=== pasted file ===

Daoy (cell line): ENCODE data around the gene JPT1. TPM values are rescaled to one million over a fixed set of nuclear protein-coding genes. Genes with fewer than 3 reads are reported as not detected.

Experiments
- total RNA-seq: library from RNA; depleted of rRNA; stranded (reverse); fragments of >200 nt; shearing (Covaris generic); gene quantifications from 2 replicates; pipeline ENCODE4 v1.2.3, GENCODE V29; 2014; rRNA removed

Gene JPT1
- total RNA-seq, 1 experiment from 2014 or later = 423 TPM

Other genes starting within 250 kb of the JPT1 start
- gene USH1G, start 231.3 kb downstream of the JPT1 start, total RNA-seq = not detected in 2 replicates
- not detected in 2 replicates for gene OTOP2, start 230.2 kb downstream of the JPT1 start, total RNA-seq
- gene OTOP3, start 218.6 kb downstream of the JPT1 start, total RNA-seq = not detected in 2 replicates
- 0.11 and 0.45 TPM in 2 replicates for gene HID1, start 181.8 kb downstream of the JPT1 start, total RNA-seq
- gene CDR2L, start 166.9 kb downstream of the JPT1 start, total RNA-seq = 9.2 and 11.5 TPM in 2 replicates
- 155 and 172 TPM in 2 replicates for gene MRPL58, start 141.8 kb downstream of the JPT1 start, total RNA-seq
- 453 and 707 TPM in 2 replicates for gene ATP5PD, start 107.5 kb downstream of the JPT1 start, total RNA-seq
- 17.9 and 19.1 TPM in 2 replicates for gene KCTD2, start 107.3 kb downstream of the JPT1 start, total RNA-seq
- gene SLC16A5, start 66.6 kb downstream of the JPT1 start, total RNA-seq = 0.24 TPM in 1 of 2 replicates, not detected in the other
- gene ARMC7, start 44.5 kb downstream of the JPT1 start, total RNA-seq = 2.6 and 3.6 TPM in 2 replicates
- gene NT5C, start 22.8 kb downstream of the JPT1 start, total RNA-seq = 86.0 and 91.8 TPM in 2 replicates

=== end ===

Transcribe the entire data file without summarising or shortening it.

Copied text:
Daoy (cell line): ENCODE data around the gene JPT1. TPM values are rescaled to one million over a fixed set of nuclear protein-coding genes. Genes with fewer than 3 reads are reported as not detected.

Experiments
- total RNA-seq: library from RNA; depleted of rRNA; stranded (reverse); fragments of >200 nt; shearing (Covaris generic); gene quantifications from 2 replicates; pipeline ENCODE4 v1.2.3, GENCODE V29; 2014; rRNA removed

Gene JPT1
- total RNA-seq, 1 experiment from 2014 or later = 423 TPM

Other genes starting within 250 kb of the JPT1 start
- gene USH1G, start 231.3 kb downstream of the JPT1 start, total RNA-seq = not detected in 2 replicates
- not detected in 2 replicates for gene OTOP2, start 230.2 kb downstream of the JPT1 start, total RNA-seq
- gene OTOP3, start 218.6 kb downstream of the JPT1 start, total RNA-seq = not detected in 2 replicates
- 0.11 and 0.45 TPM in 2 replicates for gene HID1, start 181.8 kb downstream of the JPT1 start, total RNA-seq
- gene CDR2L, start 166.9 kb downstream of the JPT1 start, total RNA-seq = 9.2 and 11.5 TPM in 2 replicates
- 155 and 172 TPM in 2 replicates for gene MRPL58, start 141.8 kb downstream of the JPT1 start, total RNA-seq
- 453 and 707 TPM in 2 replicates for gene ATP5PD, start 107.5 kb downstream of the JPT1 start, total RNA-seq
- 17.9 and 19.1 TPM in 2 replicates for gene KCTD2, start 107.3 kb downstream of the JPT1 start, total RNA-seq
- gene SLC16A5, start 66.6 kb downstream of the JPT1 start, total RNA-seq = 0.24 TPM in 1 of 2 replicates, not detected in the other
- gene ARMC7, start 44.5 kb downstream of the JPT1 start, total RNA-seq = 2.6 and 3.6 TPM in 2 replicates
- gene NT5C, start 22.8 kb downstream of the JPT1 start, total RNA-seq = 86.0 and 91.8 TPM in 2 replicates